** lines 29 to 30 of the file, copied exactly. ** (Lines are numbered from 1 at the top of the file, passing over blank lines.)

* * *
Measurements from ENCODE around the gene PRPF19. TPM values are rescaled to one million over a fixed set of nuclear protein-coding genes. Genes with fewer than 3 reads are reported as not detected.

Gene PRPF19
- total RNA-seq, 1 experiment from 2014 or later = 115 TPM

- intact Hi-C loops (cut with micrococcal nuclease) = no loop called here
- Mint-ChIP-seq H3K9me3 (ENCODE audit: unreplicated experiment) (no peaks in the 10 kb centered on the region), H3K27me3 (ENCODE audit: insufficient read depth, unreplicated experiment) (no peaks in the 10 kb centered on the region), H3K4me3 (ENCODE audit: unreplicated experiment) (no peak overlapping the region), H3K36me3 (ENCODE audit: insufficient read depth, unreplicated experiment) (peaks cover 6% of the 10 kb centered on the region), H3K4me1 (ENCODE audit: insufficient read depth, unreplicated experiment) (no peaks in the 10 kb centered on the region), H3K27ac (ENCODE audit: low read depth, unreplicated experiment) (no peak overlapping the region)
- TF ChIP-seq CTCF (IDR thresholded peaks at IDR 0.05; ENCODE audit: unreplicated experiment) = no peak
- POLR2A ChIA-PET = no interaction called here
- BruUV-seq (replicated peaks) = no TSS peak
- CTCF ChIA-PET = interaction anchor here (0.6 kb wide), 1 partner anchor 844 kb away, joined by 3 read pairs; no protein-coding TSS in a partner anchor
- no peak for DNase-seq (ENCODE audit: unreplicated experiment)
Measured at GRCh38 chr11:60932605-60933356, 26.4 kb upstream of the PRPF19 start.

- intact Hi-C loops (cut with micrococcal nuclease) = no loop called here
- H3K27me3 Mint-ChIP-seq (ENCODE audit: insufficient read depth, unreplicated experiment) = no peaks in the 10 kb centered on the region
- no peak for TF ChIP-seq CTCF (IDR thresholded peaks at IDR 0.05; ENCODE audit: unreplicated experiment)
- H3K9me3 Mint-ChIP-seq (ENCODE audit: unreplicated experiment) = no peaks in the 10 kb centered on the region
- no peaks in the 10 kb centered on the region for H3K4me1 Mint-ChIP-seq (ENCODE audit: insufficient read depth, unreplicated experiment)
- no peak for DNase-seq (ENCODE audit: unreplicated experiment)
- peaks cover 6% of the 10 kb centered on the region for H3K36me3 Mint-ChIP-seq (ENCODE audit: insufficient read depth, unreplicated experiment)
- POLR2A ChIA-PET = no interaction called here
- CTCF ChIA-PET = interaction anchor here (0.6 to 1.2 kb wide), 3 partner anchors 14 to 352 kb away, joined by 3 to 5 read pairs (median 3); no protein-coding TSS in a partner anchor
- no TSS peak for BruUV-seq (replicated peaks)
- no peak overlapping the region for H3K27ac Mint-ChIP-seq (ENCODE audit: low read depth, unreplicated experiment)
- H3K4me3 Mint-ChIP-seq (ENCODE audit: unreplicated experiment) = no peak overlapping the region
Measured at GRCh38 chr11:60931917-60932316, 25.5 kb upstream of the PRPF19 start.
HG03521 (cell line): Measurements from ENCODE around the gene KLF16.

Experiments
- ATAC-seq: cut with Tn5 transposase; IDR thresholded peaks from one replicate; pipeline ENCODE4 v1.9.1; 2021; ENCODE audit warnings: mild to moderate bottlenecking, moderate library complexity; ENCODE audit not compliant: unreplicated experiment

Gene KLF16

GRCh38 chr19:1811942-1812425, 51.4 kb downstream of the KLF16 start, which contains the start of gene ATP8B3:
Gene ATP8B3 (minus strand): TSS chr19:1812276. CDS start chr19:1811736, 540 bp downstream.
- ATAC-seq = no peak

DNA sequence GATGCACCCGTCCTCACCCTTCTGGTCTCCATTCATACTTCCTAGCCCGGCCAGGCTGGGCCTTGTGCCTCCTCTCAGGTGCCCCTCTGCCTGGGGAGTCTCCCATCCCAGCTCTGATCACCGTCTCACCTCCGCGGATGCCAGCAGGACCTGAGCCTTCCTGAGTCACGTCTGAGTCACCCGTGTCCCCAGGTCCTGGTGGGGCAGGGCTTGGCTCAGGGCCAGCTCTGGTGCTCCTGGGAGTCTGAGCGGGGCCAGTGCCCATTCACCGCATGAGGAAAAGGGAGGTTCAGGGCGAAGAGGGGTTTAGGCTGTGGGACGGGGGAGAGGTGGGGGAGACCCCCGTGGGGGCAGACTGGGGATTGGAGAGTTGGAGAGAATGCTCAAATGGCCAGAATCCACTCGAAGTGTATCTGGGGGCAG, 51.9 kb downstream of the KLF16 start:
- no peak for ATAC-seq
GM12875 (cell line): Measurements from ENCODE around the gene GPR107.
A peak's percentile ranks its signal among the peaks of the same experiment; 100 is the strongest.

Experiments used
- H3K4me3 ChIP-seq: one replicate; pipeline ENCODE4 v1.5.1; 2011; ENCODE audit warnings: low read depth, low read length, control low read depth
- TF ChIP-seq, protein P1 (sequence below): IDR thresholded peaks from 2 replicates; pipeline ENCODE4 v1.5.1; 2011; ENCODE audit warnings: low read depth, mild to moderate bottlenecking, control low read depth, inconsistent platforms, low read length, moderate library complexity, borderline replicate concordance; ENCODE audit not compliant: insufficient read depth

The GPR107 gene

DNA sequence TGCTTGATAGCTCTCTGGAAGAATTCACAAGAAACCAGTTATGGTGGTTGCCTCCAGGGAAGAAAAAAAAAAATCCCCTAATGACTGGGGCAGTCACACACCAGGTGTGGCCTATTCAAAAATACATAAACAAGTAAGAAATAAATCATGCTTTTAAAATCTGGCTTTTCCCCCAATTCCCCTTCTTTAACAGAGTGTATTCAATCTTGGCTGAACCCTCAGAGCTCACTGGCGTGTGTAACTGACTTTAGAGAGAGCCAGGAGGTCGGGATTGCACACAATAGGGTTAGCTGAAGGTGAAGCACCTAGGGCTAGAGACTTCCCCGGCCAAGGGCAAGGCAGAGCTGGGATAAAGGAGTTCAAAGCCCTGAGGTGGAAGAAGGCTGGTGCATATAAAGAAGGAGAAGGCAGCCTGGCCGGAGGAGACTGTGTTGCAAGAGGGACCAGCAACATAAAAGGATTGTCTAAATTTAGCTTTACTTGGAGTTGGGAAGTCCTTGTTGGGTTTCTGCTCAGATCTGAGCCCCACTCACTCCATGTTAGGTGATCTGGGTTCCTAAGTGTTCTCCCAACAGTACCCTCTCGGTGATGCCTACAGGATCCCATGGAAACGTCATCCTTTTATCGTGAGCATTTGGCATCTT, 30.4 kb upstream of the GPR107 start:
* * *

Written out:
GRCh38 chr19:1811942-1812425, 51.4 kb downstream of the KLF16 start, which contains the start of gene ATP8B3:
Gene ATP8B3 (minus strand): TSS chr19:1812276. CDS start chr19:1811736, 540 bp downstream.